Q: Which questions should be avoided during the interview process?
A: There isn’t an exhaustive list of questions employers should avoid asking, but employers need to be careful that any questions asked cannot be interpreted as discriminatory.
To help avoid discrimination claims, information requested from the applicant should be directly related to the position he or she is interviewing for. Acceptable topics include previous work experience, education and skills that are necessary for the position. The following are some suggested subjects to generally avoid in an interview:
- Asking questions that, if the applicant responded, would reveal whether he or she belongs to a protected group, or how he or she feels about a controversial issue.
- Inquiries about an applicant’s marital status, the existence of (or probability of having) children or his or her age. Considering age in hiring decisions may violate the Age Discrimination in Employment Act, unless age is a legitimate qualification for the position.
- Questions about an applicant’s criminal history. Basing a hiring decision on criminal history may violate Title VII of the Civil Rights Act. Also, several states limit how and when the employer may use arrest and conviction records to make employment decisions.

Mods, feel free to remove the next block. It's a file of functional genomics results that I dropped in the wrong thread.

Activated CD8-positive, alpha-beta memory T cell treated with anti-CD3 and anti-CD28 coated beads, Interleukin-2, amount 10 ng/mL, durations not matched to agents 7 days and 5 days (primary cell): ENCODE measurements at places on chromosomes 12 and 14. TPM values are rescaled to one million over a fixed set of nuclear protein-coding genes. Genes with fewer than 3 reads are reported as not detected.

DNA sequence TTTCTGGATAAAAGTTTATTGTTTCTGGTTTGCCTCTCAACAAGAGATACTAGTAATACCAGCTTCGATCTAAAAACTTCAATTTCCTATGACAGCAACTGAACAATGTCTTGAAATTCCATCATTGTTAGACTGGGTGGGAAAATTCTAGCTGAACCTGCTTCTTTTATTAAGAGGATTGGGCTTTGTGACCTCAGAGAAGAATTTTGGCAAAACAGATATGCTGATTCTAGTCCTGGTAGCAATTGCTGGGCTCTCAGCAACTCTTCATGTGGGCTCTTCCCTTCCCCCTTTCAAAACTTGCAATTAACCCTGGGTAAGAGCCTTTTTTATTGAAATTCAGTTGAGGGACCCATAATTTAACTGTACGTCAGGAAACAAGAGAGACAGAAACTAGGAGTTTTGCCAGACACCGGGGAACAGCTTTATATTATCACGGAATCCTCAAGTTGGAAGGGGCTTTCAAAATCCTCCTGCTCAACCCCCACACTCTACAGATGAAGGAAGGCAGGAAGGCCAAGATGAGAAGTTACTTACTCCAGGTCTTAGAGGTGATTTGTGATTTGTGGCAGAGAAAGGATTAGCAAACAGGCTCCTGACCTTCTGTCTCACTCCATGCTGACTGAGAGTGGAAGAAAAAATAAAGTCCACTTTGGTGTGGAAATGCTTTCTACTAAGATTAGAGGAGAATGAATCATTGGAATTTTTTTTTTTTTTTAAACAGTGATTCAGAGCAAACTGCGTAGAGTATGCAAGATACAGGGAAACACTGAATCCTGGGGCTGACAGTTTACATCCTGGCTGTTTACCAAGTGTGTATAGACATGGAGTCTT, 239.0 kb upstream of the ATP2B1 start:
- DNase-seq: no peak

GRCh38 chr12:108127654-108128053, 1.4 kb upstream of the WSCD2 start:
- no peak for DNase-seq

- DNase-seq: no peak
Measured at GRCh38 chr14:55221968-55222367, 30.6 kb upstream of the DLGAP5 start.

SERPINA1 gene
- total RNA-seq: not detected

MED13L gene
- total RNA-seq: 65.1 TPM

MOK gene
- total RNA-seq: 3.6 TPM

- Inquiries concerning child care arrangements, mode of transportation or home ownership. Rather than asking applicants if they have a car, it is generally better to ask if the applicant has reliable transportation to report to work.
- Questions about citizenship or national origin. However, employers can, inquire about an applicant’s ability to show authorization to work in the United States, if hired.
- Any questions related to medical conditions or medical history. However, if you know an applicant has a disability (because it is evident or the applicant has volunteered that information) it may be reasonable to question whether the disability might pose difficulties for the individual in performing essential job functions. If so, the employer may begin a dialogue with the applicant to determine whether he or she would need reasonable accommodations in order to perform any tasks and what the accommodation(s) may be.
Some of these questions are permitted after a job offer is made, but should only be asked if there is a business necessity. When in doubt, it’s better to err on the side of caution than to ask a problematic question and risk a discrimination claim. Train anyone who will be interviewing candidates, and create standard interview templates to avoid accidentally asking discriminatory questions.